Home Business Port Talbot steelworkers set to go on strike

Port Talbot steelworkers set to go on strike

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Around 1,500 workers have voted in favour of strikes – the first time in over 40 years that steelworkers in Port Talbot will walk out.
Wales reporter
Thursday 11 April 2024 16:34, UK
Hundreds of steelworkers are set to go on strike over the proposed closure of Port Talbot’s blast furnaces.
Unite the Union announced the result of its strike ballot on Thursday but walkout dates are yet to be confirmed.
Around 1,500 workers based in Port Talbot and Newport voted in favour of strikes.
It will be the first time in more than 40 years that Port Talbot steelworkers have gone on strike.
Thousands of jobs could be lost in the South Wales town should Tata Steel proceed with proposals to shut both blast furnaces.
Unions are warning that a total of up to 2,800 jobs could be lost if Tata’s plans go ahead.
Unite’s general secretary Sharon Graham described the ballot result as a „historic vote”.
„Unite will be at the forefront of the fight to save steelmaking in Wales,” she added.
„We will support steel by all and every means.”
‘Competitive and greener’
The proposals were officially confirmed in January, with Tata boss TV Narendran telling MPs the decision was „pretty much” a done deal.
Tata said the move will mark the beginning of a new way of steelmaking which is „competitive and greener”.
But there are concerns in Port Talbot about its impact on the local economy, with the plant’s workforce currently accounting for 12% of the town’s population.
Unite argues that other European countries are transitioning to greener production to ensure a „bright future” for the steel industry.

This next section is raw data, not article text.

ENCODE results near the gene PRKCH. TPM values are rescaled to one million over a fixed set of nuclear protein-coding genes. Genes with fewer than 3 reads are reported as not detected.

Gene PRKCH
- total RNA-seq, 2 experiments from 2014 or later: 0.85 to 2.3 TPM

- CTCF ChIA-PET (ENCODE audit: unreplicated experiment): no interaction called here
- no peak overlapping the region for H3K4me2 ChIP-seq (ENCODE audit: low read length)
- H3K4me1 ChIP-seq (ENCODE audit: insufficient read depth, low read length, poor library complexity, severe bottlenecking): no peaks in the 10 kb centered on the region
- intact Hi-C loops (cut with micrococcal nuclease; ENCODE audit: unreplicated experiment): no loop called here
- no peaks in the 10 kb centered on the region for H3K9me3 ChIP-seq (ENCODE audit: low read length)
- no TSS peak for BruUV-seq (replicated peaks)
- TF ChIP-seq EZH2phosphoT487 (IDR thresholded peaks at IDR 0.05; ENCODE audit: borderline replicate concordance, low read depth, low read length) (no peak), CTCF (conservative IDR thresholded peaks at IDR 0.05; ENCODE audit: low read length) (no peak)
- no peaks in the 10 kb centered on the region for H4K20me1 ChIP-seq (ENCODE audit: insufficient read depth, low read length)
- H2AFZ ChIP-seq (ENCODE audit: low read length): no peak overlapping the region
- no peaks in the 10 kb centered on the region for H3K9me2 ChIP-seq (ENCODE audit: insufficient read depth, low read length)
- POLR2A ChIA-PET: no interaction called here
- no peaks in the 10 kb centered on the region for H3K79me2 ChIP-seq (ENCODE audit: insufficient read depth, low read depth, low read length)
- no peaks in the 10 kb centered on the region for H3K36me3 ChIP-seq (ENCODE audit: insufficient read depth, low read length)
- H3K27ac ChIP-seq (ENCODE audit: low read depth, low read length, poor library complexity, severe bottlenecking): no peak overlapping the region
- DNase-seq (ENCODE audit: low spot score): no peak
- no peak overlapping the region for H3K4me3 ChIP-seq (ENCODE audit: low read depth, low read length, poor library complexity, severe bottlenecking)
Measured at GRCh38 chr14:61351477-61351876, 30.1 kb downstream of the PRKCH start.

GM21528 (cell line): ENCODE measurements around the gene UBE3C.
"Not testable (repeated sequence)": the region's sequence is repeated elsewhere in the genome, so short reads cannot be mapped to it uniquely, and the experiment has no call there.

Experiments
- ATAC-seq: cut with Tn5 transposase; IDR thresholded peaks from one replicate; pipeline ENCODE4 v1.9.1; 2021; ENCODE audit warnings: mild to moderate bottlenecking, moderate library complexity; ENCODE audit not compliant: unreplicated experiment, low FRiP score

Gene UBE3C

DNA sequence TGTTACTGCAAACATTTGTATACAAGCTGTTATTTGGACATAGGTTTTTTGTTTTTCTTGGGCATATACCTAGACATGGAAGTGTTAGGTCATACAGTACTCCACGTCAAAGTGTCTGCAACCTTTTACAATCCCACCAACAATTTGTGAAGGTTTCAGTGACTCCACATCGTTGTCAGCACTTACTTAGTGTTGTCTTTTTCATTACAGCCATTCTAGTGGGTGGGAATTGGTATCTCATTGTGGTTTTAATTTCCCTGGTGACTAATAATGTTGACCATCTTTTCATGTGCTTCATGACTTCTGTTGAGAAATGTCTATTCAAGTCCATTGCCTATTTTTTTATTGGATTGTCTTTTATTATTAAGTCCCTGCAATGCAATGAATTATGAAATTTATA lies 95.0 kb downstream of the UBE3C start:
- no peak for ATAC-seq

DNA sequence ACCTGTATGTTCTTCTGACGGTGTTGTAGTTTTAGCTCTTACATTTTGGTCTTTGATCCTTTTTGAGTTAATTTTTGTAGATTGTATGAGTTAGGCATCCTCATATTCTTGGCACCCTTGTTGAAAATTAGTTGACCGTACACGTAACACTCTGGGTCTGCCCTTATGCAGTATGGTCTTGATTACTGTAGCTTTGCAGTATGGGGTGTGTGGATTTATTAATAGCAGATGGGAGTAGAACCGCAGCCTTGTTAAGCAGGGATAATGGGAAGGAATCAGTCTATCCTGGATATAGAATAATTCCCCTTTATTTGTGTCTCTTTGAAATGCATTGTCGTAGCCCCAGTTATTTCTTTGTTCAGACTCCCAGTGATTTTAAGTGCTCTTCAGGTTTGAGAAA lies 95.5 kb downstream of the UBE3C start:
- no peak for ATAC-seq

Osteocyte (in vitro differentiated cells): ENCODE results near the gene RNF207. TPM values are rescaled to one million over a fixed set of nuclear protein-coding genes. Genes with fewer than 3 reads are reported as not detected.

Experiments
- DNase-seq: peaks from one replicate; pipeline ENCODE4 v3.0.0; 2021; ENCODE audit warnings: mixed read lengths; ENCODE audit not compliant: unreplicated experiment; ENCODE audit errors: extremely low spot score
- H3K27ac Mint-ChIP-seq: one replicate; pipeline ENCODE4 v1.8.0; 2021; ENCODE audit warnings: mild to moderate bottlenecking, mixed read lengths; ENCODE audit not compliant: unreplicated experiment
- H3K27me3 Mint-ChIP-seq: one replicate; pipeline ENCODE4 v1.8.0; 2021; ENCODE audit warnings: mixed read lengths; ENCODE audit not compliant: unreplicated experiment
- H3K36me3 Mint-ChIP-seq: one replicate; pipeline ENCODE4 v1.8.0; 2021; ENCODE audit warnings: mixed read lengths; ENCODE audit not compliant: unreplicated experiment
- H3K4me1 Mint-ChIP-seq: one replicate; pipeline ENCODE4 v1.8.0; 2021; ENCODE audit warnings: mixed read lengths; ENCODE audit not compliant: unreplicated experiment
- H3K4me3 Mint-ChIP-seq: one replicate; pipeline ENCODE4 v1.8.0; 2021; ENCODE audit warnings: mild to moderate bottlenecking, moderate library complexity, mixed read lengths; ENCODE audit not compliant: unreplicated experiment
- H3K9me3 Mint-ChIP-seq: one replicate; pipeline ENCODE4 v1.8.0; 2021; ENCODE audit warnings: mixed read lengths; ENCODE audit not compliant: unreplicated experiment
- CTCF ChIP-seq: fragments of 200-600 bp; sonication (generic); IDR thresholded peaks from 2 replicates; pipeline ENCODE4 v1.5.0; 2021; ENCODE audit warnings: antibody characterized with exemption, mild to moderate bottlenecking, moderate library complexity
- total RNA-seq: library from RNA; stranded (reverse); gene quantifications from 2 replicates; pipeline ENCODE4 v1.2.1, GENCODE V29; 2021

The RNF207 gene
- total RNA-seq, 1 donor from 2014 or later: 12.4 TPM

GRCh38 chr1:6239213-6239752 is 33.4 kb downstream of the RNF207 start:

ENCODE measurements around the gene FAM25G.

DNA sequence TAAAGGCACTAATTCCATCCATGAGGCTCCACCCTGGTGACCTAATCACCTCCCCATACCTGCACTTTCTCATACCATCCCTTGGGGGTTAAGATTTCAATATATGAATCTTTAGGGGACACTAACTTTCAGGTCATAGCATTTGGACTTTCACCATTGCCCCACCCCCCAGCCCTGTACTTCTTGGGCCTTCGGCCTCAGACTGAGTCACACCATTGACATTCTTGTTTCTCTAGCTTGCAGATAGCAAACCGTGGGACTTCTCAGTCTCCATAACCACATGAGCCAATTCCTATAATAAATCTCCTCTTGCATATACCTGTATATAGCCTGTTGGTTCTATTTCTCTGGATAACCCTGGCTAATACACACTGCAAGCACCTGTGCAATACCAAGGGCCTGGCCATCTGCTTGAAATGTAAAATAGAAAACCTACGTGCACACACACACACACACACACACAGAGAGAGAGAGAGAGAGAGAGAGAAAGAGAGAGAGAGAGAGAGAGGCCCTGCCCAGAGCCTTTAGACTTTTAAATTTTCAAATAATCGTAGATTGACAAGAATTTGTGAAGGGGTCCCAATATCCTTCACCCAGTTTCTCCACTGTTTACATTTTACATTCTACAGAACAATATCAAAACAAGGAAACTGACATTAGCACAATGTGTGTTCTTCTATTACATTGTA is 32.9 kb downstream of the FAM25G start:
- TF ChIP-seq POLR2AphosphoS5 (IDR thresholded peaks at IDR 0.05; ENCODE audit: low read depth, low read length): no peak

It says the blast furnaces at the Tata plant in the Netherlands are being kept open while an electric arc furnace is built and as the firm invests in hydrogen direct reduction of iron (DRI) technology.
Unite Wales regional secretary Peter Hughes said its members would „not be intimidated into standing by”.
„Our members have their union’s absolute support in striking to stop these cuts – Unite is backing them every step of the way,” he added.
The Community union is currently balloting its members at Tata for industrial action.
Read more from Ed Conway:
Why British steel is on brink of extinction

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A Tata Steel spokesperson said the company was „naturally disappointed” by the decision.
The spokesperson added that Tata was engaged in a consultation process with the unions on its proposals.
They said the consultation „continues in an open, collaborative and constructive fashion”.
The firm says it has written twice to Unite during the ballot process to „notify them of significant irregularities in the ballot process they have undertaken”.
„While the £1.25bn commitment with the UK government will ensure a long-term viable future for low-CO2 steelmaking in the UK, our current business is unsustainable, reporting losses of more than £1m a day,” the spokesperson added.
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